The Lucas (1978) asset pricing model seems to be one of the workhorse models in finance / asset pricing models. It also seems to be the case that the environment, with claims to $n$ (exogenous) productive units traded, features complete markets. I have also seen another version of this model with the agent trading a single stock and a single bond that the instructor told me had complete markets.
To me, this is not obvious at all -- the agent does not have access to Arrow securities for each state, or something of that sort. In fact, in the original paper, the states are continuous, and this makes it even harder for me think about market completeness.
Can anyone tell me why (or perhaps why not) this model features market completeness?
Any help would be greatly appreciated (or pointers to relevant links would work). Thanks!
Edit #1: ----------------------------------------
Just to clarify, while I understand that in equilibrium the net holdings (of all the identical agents) must be zero, my concern was that having access to AD securities vs. not having access may have asset pricing implications. What I mean by this is that although the outcome in terms of asset holdings must (almost by construction) be equal in any case, but perhaps the presence of AD securities may distort the prices of other assets (e.g. equity claims "trees").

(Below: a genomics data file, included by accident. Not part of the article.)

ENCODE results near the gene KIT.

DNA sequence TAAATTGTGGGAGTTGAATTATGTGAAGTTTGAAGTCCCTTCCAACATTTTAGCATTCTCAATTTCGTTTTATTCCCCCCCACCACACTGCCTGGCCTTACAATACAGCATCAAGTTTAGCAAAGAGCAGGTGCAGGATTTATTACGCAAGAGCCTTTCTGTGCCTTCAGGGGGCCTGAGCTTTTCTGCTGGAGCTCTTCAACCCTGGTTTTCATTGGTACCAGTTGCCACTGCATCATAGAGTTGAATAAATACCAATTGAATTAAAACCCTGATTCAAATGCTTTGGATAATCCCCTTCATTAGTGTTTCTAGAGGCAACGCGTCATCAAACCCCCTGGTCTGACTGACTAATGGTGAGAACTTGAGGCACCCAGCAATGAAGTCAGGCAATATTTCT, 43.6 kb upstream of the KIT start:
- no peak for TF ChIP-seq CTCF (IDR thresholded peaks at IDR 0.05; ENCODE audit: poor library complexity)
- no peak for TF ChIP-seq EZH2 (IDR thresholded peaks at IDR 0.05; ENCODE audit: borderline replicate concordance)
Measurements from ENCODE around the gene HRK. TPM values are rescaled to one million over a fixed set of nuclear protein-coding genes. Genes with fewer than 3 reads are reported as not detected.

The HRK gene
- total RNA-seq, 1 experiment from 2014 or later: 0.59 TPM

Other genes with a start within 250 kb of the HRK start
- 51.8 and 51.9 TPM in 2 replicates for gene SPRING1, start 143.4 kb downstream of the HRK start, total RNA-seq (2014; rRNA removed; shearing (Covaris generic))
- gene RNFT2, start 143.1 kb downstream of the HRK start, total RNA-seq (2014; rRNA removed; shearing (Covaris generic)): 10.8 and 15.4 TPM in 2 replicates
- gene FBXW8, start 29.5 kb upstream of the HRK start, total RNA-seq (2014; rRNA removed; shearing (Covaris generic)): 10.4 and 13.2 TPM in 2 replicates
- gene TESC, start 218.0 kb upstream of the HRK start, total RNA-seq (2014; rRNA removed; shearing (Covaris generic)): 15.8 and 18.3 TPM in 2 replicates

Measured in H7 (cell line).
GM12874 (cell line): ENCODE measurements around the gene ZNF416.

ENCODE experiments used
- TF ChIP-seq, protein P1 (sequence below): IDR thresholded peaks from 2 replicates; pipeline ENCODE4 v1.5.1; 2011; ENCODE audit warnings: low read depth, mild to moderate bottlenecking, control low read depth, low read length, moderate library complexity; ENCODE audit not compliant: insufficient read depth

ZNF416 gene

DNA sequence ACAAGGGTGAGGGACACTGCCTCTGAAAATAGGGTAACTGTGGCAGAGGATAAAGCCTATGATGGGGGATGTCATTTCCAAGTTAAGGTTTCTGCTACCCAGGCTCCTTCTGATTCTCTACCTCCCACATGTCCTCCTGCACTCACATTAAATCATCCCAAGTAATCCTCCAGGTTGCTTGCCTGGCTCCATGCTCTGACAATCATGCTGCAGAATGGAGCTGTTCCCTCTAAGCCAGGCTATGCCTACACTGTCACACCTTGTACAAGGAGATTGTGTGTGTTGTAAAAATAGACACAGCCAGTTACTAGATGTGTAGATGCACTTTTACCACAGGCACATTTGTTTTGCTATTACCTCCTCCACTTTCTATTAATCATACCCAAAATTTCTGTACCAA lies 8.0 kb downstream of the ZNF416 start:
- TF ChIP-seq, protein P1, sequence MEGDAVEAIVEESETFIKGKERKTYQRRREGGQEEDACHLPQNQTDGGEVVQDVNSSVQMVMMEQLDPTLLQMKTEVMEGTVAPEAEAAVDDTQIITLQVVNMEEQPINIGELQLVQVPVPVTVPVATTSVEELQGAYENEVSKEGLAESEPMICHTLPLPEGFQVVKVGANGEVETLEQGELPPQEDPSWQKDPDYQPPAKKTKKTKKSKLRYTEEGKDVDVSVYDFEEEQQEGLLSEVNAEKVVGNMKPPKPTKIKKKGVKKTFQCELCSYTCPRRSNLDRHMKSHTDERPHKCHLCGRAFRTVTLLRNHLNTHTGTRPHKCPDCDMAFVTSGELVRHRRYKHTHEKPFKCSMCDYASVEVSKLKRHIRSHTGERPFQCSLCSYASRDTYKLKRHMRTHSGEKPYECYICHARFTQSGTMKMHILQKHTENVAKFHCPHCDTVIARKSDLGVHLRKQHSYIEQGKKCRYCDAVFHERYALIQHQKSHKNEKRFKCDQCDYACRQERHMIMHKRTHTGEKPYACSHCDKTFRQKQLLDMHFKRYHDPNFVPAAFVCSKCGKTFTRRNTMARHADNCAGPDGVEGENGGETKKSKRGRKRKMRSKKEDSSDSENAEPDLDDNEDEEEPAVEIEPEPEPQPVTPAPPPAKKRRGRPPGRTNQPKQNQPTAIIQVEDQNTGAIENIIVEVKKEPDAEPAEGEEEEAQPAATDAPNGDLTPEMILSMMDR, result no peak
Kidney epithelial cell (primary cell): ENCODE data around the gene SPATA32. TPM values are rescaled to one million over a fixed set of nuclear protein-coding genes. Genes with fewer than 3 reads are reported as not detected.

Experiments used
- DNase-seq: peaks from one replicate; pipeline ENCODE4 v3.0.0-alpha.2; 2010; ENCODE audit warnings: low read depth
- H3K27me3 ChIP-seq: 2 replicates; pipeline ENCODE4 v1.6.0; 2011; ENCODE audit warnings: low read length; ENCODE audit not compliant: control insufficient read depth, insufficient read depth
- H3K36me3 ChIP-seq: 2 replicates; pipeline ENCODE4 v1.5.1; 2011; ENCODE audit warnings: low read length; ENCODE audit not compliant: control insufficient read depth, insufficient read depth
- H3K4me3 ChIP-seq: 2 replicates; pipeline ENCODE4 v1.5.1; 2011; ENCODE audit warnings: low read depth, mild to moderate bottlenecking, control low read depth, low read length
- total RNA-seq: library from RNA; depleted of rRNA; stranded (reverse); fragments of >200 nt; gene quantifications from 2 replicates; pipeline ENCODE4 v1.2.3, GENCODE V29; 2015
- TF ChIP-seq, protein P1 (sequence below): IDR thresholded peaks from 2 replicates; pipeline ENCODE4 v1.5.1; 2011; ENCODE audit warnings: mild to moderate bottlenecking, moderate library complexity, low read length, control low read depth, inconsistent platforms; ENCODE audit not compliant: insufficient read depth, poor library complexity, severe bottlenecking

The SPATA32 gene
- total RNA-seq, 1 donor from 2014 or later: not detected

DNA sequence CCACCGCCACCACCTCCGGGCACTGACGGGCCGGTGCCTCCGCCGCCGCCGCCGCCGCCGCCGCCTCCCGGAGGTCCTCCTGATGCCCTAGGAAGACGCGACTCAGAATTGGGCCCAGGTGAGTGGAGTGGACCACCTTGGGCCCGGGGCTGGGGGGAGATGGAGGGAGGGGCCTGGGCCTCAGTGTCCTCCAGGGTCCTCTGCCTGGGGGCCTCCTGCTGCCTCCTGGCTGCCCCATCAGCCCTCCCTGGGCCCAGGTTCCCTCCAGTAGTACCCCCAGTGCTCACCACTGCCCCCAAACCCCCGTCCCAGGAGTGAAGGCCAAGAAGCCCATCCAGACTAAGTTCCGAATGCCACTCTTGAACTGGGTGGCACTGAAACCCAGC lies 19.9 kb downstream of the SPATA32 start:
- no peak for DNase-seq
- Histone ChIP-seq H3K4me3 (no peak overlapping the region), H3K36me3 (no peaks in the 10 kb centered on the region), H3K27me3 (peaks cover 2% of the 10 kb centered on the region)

Intuitively, perhaps the price of trees must be different in the presence of AD securities to offset the agent's desire to hold the AD securities in equilibrium. My next logical step in determining whether or not this is the case, was to think about whether the markets were complete or not in the first place -- if markets were already complete, then the additional AD securities are "redundant" is some sense, and prices should not change. If markets are incomplete, my initial intuition was that this may possibly have consequences (not in asset positions, but in prices).
To me, this is not obvious at all, and something I would really like to see a proof of.